There are over four thousand wrist or ankle fractures every day in US and Europe. The cost is not just the medical treatment involved but the loss of quality of life. An improved way to treat the fractures has been developed by CAMBfix, a company started by Cambridge alumni.
CAMBfix announced that it has received £65,000 funding from Cambridge Enterprise Seed Funds and matching funds of £65,000k from North East Equity Matching Limited. The CAMBfix technology allows for the treatment of broken bones without the need for an open operation. The initial device is a wrist fractures fixator which allows for the movement of the joint during the course of treatment.
The two founders, Linda Pomeroy and Dr Ali Bajwa, a Trauma and Orthopaedic surgeon and research scientist, will continue to work with the company to develop the technology. Dr Bajwa said: ‘This new method of treating fractures will result in treatment without the need for an open operation ensuring early rehabilitation, and reducing the chances of infection and physiotherapy needs. It can also potentially be used in the field and is likely to prove invaluable for military and sports uses outside of established clinics improving care in environments with limited skills and resources.’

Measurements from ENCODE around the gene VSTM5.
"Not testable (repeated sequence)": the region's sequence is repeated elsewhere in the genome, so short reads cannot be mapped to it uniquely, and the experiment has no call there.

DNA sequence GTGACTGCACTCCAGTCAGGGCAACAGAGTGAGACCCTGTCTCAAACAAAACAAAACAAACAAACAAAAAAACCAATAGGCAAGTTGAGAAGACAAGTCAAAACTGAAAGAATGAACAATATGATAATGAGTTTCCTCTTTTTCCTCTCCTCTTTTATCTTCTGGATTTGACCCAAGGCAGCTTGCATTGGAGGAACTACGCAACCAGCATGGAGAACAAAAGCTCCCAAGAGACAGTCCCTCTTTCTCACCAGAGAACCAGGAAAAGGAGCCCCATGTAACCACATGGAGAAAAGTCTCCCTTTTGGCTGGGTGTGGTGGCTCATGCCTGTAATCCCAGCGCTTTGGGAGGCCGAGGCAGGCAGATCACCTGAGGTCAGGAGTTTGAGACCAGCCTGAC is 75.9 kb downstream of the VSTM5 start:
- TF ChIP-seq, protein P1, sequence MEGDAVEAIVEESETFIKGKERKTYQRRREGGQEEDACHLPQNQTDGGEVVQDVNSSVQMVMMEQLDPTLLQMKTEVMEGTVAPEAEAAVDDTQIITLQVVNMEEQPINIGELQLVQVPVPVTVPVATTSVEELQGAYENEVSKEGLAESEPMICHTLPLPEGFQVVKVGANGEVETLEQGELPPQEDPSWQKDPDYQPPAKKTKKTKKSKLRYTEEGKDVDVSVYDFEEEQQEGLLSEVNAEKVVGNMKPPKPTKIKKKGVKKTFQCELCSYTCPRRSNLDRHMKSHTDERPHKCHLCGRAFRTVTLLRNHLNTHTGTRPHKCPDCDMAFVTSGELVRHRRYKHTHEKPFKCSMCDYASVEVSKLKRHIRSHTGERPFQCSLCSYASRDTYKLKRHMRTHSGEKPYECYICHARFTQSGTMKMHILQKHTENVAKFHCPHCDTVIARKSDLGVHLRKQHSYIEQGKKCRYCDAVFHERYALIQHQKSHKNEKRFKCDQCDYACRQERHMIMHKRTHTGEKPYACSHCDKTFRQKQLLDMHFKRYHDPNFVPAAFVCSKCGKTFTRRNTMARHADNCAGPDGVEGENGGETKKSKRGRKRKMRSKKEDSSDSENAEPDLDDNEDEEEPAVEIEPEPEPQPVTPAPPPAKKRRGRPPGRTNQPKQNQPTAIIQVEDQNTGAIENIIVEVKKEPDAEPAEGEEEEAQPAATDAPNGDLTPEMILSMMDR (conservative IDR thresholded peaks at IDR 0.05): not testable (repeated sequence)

Dr Anne Dobrée, Investment Manager at Cambridge Enterprise Seed Funds, said: ‘The current practice of treating fractures can result in about one third of the cases developing a complication such as infection, stiffness, loss of fracture position and this leads to greater costs to the healthcare industry. The CAMBfix platform technology is not just good news for the patients but also will reduce healthcare industry costs related to fractures’.